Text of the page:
Finally, we would like to encourage the lawmakers to offer enough time to conduct public consultations on the draft law to give people a chance to raise a variety of the perspectives of the end users of the law over and above international standards and will help ensure that the law is anchored in modern Vietnamese society today.

A wide discussion on the law will help in addressing the question what it means to be a good husband and wife within the context of a family life which cherishes equality of all its members and to also ensure that the voices of marginalized groups such as including also single headed households are part of the debate.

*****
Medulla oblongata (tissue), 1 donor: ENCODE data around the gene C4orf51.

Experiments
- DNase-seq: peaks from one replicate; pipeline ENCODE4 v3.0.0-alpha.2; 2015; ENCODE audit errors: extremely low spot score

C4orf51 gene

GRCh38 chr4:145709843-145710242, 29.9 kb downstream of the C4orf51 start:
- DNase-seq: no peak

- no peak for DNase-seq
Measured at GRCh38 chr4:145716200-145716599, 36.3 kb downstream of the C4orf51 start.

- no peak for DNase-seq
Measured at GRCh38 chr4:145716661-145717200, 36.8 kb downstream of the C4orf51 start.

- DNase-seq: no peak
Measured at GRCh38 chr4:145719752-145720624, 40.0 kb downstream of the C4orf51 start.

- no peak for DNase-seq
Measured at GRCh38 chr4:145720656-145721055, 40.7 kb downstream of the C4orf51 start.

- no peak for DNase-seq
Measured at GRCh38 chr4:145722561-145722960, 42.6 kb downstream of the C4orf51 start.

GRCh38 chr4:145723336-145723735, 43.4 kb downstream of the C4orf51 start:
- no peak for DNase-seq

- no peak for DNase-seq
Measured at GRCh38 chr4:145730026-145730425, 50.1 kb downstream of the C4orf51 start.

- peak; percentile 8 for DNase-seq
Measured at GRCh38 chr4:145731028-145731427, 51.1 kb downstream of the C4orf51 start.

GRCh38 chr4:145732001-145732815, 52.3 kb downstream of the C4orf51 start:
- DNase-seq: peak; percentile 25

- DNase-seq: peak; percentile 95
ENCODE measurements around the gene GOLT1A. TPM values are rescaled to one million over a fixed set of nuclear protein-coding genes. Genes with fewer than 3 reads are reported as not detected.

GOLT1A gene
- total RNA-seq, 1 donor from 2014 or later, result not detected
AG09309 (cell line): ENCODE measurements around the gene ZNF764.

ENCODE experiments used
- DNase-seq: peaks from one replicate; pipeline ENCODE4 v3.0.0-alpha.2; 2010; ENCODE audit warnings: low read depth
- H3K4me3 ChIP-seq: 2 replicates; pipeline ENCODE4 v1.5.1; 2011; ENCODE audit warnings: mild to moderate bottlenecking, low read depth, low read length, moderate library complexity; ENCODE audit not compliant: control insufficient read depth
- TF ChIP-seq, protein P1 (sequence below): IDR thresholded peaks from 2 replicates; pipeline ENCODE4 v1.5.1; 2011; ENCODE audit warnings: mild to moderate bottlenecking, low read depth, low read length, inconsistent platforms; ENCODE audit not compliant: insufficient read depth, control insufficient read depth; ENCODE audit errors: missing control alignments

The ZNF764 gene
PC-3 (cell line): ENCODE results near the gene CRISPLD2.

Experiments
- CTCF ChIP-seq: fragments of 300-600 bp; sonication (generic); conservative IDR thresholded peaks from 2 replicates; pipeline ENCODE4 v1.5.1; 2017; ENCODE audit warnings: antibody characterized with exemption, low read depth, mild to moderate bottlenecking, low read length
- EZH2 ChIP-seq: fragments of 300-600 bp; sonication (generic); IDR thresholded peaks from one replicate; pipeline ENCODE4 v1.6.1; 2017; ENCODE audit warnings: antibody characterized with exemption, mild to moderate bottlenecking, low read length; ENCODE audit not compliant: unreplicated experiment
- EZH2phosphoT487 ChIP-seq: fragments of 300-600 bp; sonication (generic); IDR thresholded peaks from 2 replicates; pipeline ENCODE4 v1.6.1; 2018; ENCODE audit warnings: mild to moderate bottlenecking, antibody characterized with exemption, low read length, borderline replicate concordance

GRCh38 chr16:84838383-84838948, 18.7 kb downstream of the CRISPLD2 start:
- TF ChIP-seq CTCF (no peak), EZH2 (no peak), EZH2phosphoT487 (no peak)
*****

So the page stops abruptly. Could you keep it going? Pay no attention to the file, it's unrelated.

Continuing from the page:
I hope that today’s discussion will share not only different perspectives but also very concrete solutions and suggestions that can contribute to a more robust law on Marriage and Family that fully embraces and protects the rights of all citizens and family members. I look forward to your contributions and a very productive dialogue this morning!

Thank you.